In a pioneering ruling, Madrid Commercial Court 2 recently ruled in favour of a French company and its Spanish subsidiary with regard to an unfair competition claim. Notably, the judge ruled that the subsidiary's operation of a digital platform through which people arrange to share a road journey (and the associated costs) is legal and does not constitute a transport activity. The ruling is the first step towards establishing the long-awaited legal framework for this type of activity.
Spanish law provides that Spanish courts have jurisdiction to decide on disputes taking place within Spanish territory and involving Spanish and foreign nationals. The only exceptions to this are in cases of either immunity from jurisdiction or immunity from enforcement as established in public international law. Notwithstanding this general rule, there are certain exceptions in case law.
In a June 2016 decision the Supreme Court applied the previous International Merchant Shipping Act 1949 to establish which party was responsible for damages incurred during the unloading of goods. The case centred on whether the transport of goods from the ship to the unloading area constituted land or maritime transport, which in turn would determine whether the claim for damages was subject to an expiration or a prescription period.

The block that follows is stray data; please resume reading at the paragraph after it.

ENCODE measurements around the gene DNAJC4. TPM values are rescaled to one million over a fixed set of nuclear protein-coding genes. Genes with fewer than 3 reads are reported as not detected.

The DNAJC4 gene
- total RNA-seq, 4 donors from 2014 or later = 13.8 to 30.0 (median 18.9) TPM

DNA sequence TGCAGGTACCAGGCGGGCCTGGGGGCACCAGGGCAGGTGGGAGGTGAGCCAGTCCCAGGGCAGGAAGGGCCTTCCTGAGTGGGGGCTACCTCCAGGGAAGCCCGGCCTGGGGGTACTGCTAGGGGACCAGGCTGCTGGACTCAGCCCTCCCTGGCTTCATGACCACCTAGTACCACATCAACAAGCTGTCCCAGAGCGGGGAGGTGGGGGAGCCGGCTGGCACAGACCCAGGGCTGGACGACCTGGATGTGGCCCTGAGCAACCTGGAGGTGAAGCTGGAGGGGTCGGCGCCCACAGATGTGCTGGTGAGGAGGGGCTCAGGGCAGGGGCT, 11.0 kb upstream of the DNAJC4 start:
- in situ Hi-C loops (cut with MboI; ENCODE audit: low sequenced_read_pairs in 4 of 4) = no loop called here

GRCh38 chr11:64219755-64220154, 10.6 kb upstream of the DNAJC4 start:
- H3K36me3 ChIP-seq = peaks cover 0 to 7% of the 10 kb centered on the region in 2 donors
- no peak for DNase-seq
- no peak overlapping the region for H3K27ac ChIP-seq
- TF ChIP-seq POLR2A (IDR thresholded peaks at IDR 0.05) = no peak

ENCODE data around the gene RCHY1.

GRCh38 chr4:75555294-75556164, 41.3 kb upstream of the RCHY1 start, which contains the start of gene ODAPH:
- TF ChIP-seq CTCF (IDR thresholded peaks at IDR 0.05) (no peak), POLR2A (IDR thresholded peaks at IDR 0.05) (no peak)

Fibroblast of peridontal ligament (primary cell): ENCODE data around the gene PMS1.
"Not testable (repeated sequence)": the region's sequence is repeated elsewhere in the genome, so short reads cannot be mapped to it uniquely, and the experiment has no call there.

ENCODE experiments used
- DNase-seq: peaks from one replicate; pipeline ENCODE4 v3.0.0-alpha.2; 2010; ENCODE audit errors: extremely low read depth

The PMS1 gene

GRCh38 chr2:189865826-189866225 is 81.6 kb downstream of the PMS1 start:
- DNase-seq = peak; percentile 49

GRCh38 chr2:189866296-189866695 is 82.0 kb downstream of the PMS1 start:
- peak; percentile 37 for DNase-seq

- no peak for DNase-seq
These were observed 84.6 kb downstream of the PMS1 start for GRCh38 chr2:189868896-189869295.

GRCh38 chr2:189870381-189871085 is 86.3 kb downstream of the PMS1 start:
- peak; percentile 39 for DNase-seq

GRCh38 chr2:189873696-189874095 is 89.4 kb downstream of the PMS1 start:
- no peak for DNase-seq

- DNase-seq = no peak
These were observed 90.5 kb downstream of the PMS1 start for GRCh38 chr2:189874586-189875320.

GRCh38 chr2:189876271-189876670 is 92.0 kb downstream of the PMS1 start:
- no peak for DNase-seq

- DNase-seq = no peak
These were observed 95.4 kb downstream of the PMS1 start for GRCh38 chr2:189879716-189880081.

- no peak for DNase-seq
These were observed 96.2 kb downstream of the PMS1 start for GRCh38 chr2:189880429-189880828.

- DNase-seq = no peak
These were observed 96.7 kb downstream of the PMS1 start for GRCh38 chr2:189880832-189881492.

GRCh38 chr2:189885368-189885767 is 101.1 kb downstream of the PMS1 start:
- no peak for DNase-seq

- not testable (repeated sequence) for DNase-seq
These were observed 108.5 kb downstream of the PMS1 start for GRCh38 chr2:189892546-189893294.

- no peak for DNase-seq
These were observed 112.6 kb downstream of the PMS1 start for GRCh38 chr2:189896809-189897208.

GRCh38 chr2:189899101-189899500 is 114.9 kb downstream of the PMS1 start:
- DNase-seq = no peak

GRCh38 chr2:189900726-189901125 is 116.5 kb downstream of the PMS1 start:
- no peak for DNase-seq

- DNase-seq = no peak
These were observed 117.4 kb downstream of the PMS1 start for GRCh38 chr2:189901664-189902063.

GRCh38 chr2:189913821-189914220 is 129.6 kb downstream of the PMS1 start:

Due to the differences between continental and common law, the Spanish courts have found it difficult to distinguish between the legal concepts of 'wilful misconduct' and 'gross negligence'. In recent years, the courts have issued rulings exploring these concepts in a number of cases involving the theft of goods during carriage. Specifically, two 2015 Supreme Court judgments have clarified and consolidated the concepts.
The Insolvency Act is based on the principle of universality with regard to assets and liabilities. However, certain credits – including maritime privileged credits – must be separated from a bankruptcy estate, resulting in a breach of this principle. Ultimately, if a maritime privileged credit is exercised against the ship of a party undergoing bankruptcy proceedings, the creditor or owner of the credit can separate the ship from the bankruptcy estate if the liquidation of assets phase has yet to commence.
The Spanish courts have increasingly dismissed cargo claims brought by cargo owners or their subrogated underwriters, citing a lack of jurisdiction due to the inclusion of a jurisdiction clause in the bill of lading. However, in some cases, the courts have followed this trend without performing a strict analysis of the jurisdiction clause in question, thereby accepting clauses of questionable validity.
The Community Customs Code states that the 'abandonment' of goods must be carried out in accordance with national provisions and must not cause harm to public funds. The Navigation Act and the Police Regulations, Rules and Service Ports govern the treatment of goods abandoned in port service areas.